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It’s Time to “De-Winterize” the Garden and Prepare for Spring

It’s Time to “De-Winterize” the Garden and Prepare for Spring

Quick tips to tidy up the landscape

It's a little early for planting in most parts of the country, but it's high time to lay the groundwork for a spectacular spring in the garden. Winter weather can leave the landscape looking pretty shabby, so consider this a “pre-spring cleaning" and an opportunity to get organized before planting fever hits.

Late Winter Cleanup

As the snow recedes, take an hour or two to pick up all the sticks and branches that fell during winter and rake up any residual leaf litter. You may also wish to rake out last year's mulch from your flower and vegetable beds—it will be discoloured at this point, and exposing the bare earth causes the beds to warm up faster, encouraging early root growth. Old mulch and leaf litter make great additions to a compost pile, while the sticks and branches can go to curb for municipal pick-up.

If you live in a cold climate where evergreen shrubs are typically wrapped in burlap for the winter, it's safe to unwrap them now that the coldest weather has passed. Prune off any brown winter-killed branches on your evergreens, and make a pass through your yard to pull out dead annuals and cut back the tattered, leafless stalks of those perennials that you didn't get to in fall.

Soil Prep

Once the soil dries out a bit, it's time to prepare beds for planting annual flowers and vegetables. Pull up any stakes, plant tags, drip irrigation lines or other objects left out from last year and spread a fresh 1- to 2-inch layer of planting mix or compost over the soil. Compost should be tilled in to a depth of 6 to 8 inches, while planting mix can be left on the surface and planted directly into. For vegetables, however, it's always best to till unless you're planting into permanent raised beds (such as those with wooden sides).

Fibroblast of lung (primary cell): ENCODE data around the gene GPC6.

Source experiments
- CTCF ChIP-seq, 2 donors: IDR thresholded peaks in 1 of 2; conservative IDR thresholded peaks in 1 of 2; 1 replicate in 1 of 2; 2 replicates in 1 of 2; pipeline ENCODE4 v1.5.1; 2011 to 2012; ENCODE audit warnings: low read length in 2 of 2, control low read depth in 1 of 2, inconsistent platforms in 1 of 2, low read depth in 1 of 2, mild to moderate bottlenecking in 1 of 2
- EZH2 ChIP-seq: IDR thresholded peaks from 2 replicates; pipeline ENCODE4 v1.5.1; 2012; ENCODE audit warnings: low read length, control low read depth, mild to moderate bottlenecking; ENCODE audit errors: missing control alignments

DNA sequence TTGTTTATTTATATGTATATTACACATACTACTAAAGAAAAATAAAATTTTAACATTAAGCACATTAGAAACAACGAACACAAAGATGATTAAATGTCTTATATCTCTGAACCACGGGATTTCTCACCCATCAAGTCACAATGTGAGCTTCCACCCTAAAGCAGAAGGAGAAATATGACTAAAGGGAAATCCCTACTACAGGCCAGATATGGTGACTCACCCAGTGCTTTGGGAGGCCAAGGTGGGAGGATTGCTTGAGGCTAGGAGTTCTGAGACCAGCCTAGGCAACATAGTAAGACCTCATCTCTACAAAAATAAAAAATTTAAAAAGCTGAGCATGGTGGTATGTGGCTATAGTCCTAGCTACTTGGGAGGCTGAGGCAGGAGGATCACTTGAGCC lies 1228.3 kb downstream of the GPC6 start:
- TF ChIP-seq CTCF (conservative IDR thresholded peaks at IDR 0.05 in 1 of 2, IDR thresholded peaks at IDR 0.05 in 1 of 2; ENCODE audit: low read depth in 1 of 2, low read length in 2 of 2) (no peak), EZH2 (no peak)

This is also an opportunity to spread slow release fertilizer, compost and other soil amendments over your perennial beds (the ones that you've just raked the mulch out of) before they become covered in vegetation again. No need to till these into the soil, you'll only damage the roots of the plants in doing so—just leave the amendments on the surface and then cover the beds with fresh mulch later in spring to help with water conservation.

Attend to Your Tools

Gas-powered equipment such as lawnmowers, string trimmers, and blowers is often tough to start after it has sat in the cold for several months. Drain and replace the gas, along with the sparkplug and air filter, and sharpen the blades for optimum performance. Local hardware stores and small equipment shops typically offer these spring tune-up services, though they book up fast as spring approaches—all the more reason to get an early start and make an appointment now.